Waka paddling is far more than just a way to get across water. On our Waka Experience Tour we share stories of our connection to the wai (water) whenua (land) and taiao (environment), as well as our cultural and spiritual connections. As you will learn, waiora means the wellness we receive from water, waiata (meaning song), refers to the rhythm of flowing water, wairua refers to our spirituality, derived from the mixing of “two waters”, the balance between positive and negative energy.
On the waka you will feel these forces in action. The water through your hoe (paddle) and the rhythm of our paddling stroke sets the tone for an experience as a group of people working together as one (mahi tahi). Our goal is for all to paddle in unison, with “one splash” meaning our timing is perfect. These connections and rhythms are important, and are a feature highlight of our Te Ra Hou - New Day Tour, in which we paddle without discussion to really feel the connection with the environment.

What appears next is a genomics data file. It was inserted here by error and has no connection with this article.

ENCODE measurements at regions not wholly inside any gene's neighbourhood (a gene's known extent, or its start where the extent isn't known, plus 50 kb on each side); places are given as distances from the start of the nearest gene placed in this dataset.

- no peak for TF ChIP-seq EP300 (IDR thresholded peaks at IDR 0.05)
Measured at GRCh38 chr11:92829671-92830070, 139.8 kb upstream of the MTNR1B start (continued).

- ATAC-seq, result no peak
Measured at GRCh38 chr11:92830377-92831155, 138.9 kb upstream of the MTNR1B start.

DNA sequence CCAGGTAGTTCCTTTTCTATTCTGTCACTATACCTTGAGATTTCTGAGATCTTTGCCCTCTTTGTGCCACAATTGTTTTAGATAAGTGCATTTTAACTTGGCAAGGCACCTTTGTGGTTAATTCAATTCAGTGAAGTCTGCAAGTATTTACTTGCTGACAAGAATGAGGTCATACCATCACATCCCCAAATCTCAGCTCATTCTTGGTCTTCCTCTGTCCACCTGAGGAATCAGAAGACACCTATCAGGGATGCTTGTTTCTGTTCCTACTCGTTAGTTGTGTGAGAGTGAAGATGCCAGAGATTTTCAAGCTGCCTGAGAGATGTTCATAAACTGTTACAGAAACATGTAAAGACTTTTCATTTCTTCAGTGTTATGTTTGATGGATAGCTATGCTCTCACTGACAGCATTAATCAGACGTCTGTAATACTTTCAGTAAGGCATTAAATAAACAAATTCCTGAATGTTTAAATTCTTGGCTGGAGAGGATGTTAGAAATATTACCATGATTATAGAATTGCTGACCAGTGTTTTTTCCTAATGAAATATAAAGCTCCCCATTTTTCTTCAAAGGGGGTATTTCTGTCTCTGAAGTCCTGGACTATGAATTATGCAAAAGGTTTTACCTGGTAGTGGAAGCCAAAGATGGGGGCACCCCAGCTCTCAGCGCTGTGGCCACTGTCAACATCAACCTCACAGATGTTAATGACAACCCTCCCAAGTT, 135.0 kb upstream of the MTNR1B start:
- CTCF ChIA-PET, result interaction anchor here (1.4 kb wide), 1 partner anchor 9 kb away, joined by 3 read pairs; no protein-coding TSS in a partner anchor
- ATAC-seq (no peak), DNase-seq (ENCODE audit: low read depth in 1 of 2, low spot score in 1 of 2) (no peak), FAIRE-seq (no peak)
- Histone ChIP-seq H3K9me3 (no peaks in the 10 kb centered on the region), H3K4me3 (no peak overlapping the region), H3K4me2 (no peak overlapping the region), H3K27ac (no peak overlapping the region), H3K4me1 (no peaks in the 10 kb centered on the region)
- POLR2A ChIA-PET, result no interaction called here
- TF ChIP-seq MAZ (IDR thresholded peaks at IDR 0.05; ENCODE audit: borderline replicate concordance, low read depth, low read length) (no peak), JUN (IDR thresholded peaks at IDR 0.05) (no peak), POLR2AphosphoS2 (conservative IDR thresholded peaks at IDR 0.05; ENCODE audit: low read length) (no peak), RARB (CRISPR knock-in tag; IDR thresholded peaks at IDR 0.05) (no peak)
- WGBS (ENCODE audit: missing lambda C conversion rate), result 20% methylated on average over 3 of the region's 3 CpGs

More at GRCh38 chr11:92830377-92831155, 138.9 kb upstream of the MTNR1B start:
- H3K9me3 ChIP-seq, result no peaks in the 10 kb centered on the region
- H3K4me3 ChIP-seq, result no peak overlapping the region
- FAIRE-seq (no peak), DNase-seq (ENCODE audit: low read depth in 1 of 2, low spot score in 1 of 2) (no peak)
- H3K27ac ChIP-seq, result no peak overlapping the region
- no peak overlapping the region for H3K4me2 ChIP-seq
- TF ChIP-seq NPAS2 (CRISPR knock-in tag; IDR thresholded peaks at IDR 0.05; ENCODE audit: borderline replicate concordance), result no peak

Our region is known for it's geothermal activity, and is the reason for the unique colour of our lake in some areas. You may even see bubbles and steam on the lake, giving a glimpse of the forces around us. Waiariki (water of the gods) refers to our naturally heated waters which you may enjoy while you visit our town.
Lakeside church and Mokoia Island, Ohinemutu, Lake Rotorua. J.A. Bond, circa 1825
Our people are waka (canoe) people, our tūpuna (ancestors) came to Aotearoa New Zealand on voyaging canoes. They explored inland by canoe and locally we travelled around the lake in waka. This is our cultural heritage that we are honoured to share with you.